Author Topic: Joint Painting Tips  (Read 2718 times)

Offline Darth Instigator

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Joint Painting Tips
« on: September 10, 2008, 04:19:18 PM »
         Would anyone know how to paint on the joints without the paint getting torn up when you bend the arm or leg? I've painted a few figures and whenever I paint on the joints, wait for the paint to dry for an hour, and then bend the arm or leg the other way and then backdown to where it started, all the paint that was on the joint has gotten torn to shreds. Like I said before, does anyone know how to paint it and make the paint actually stay on.
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Offline Darth Instigator

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Re: Joint Painting Tips
« Reply #1 on: September 10, 2008, 04:22:19 PM »
Now that I think about it, I think I should've put this under the "Tools, Tips & Techniques" section.
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Offline CHEWIE34

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Re: Joint Painting Tips
« Reply #2 on: September 10, 2008, 08:48:56 PM »
You know, this is never easy to do. 

- I'd say first, look at the joint and determine if when you move the joint back and forth, if the plastic rubs at all.  If it does, you already know that if you don't take some preparations, the paint is going to chip off.

- So, what can you do about this? There's a few options...

1) Don't paint the actual joint.

2) After you paint the joint, use super glue (liquid kind) and glue the joint, but only the part where paint would rub.  Essentially you still have some articulation, just not ball-joint quality.  But it will keep the paint on (after the glue dries, paint over the glue).

3) Trim the plastic around the joint with and exacto knife (so the joint doesn't rub), and then paint. 

4) Sand down the actual joint itself, then paint.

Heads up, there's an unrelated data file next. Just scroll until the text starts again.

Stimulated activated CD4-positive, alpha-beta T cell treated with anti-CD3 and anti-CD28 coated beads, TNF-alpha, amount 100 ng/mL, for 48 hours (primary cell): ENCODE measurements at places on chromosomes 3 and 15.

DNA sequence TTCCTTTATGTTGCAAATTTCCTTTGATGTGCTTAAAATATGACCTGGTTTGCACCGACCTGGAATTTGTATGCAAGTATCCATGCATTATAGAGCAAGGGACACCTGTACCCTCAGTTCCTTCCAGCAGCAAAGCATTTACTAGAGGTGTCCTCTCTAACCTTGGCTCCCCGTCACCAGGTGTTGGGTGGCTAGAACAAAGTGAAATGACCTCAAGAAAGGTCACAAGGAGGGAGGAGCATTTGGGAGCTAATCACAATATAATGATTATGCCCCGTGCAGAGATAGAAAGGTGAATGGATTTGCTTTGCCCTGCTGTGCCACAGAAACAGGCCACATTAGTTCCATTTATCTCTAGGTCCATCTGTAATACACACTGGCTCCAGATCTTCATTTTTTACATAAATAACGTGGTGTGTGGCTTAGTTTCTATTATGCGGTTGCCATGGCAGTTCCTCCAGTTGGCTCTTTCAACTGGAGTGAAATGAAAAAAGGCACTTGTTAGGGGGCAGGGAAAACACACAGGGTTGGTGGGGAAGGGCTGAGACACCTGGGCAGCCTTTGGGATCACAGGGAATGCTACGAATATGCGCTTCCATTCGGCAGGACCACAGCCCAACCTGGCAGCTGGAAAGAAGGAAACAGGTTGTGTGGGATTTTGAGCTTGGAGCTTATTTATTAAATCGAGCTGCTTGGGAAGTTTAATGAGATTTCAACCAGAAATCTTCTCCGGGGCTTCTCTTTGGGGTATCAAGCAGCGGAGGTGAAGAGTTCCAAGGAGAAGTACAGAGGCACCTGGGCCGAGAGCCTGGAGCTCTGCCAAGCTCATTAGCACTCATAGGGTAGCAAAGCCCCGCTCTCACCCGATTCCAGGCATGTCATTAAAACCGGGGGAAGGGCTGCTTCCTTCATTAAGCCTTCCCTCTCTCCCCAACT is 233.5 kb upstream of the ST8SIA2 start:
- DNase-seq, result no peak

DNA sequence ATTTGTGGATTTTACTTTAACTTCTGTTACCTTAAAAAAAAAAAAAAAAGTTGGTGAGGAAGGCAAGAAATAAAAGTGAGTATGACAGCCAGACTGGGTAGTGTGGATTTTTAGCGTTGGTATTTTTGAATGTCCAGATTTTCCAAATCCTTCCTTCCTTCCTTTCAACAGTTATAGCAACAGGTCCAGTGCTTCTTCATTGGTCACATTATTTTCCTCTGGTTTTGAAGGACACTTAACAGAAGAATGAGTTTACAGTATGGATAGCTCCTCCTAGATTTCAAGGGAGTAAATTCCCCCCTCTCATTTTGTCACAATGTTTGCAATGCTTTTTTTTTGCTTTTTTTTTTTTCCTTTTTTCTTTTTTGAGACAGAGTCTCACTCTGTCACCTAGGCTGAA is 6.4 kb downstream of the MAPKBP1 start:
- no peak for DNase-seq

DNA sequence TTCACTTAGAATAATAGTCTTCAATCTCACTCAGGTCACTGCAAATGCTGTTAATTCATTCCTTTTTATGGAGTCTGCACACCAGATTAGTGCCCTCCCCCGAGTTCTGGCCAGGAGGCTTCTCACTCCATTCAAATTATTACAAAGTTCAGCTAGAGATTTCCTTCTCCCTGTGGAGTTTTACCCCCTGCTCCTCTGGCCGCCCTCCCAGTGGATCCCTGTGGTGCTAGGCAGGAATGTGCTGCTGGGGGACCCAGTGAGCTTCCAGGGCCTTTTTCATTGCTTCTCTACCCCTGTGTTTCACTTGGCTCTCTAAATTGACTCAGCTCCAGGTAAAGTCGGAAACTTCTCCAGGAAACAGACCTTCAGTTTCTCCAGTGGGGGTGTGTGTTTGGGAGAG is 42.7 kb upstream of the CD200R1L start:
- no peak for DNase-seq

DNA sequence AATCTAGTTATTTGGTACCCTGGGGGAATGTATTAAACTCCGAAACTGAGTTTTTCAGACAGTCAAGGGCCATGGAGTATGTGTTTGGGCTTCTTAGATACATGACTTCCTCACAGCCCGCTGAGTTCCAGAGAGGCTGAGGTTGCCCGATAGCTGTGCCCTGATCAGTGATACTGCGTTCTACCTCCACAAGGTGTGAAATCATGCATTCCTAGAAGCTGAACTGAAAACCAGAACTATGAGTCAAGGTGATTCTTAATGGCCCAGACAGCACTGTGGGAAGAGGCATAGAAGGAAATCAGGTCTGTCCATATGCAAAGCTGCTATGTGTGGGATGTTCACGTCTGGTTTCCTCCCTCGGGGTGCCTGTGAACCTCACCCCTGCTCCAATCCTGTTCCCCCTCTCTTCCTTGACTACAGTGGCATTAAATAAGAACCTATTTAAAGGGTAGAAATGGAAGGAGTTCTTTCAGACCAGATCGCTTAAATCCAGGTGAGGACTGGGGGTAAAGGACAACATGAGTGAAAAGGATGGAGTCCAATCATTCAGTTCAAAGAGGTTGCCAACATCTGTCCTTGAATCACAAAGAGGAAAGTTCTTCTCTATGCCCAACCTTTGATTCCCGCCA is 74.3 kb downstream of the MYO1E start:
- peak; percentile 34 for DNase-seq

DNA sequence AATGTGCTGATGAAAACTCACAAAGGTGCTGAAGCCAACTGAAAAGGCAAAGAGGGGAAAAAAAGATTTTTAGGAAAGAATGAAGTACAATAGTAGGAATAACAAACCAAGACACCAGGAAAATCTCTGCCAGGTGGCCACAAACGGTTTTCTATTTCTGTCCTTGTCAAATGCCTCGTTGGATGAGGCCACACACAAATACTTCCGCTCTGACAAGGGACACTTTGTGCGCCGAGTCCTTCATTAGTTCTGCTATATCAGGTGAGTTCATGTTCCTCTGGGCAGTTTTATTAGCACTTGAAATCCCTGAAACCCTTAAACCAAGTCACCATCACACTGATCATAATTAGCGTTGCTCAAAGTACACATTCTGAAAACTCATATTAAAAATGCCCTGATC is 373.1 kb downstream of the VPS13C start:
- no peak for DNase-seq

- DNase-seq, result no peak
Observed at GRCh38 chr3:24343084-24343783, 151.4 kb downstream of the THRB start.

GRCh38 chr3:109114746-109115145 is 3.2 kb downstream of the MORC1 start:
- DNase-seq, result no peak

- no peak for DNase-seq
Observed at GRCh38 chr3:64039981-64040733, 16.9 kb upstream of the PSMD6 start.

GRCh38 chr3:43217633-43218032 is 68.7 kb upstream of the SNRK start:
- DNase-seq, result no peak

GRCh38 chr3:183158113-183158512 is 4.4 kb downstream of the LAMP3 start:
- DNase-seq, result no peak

I usually go with option (3).

In doing so, after I trim around the plastic, and try to smooth out the areas that I trimmed, I paint the joint.  After painting, I take a toothpick and apply liquid super glue over the areas that would rub if the joint had not been trimmed, but I'm careful to not let the glue leak to areas where it would restrict articulation.  After the glue dries, I repaint over those areas in an attempt to make it look seemless and natural (this is also a good practice when repainting palms of hands of figurs due to holding weapons making the paint chip).  Also, make sure you are painting in VERY thin layers.

Hopefully that helps a bit!

 ;)


Offline Darth Instigator

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Re: Joint Painting Tips
« Reply #3 on: September 11, 2008, 03:58:33 PM »
Thanks.
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Offline Darth Doomy-Doom

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Re: Joint Painting Tips
« Reply #4 on: September 12, 2008, 09:38:15 PM »
....I was just going to recommend dye.

Looks like Chewie's got a bit more know-how, though.

Offline kkvolution

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Re: Joint Painting Tips
« Reply #5 on: October 05, 2008, 06:13:59 AM »
I like to suggest something.

Use those nail polish, the clear type. It is used to coat the second layer on the nails after the actual colored nail polish is applied and dried. It better than super glue actually. Try it. :)

You know, this is never easy to do. 

- I'd say first, look at the joint and determine if when you move the joint back and forth, if the plastic rubs at all.  If it does, you already know that if you don't take some preparations, the paint is going to chip off.

- So, what can you do about this? There's a few options...

1) Don't paint the actual joint.

2) After you paint the joint, use super glue (liquid kind) and glue the joint, but only the part where paint would rub.  Essentially you still have some articulation, just not ball-joint quality.  But it will keep the paint on (after the glue dries, paint over the glue).

3) Trim the plastic around the joint with and exacto knife (so the joint doesn't rub), and then paint. 

4) Sand down the actual joint itself, then paint.


I usually go with option (3).

In doing so, after I trim around the plastic, and try to smooth out the areas that I trimmed, I paint the joint.  After painting, I take a toothpick and apply liquid super glue over the areas that would rub if the joint had not been trimmed, but I'm careful to not let the glue leak to areas where it would restrict articulation.  After the glue dries, I repaint over those areas in an attempt to make it look seemless and natural (this is also a good practice when repainting palms of hands of figurs due to holding weapons making the paint chip).  Also, make sure you are painting in VERY thin layers.

Hopefully that helps a bit!

 ;)


In my experience, there's no such thing as luck.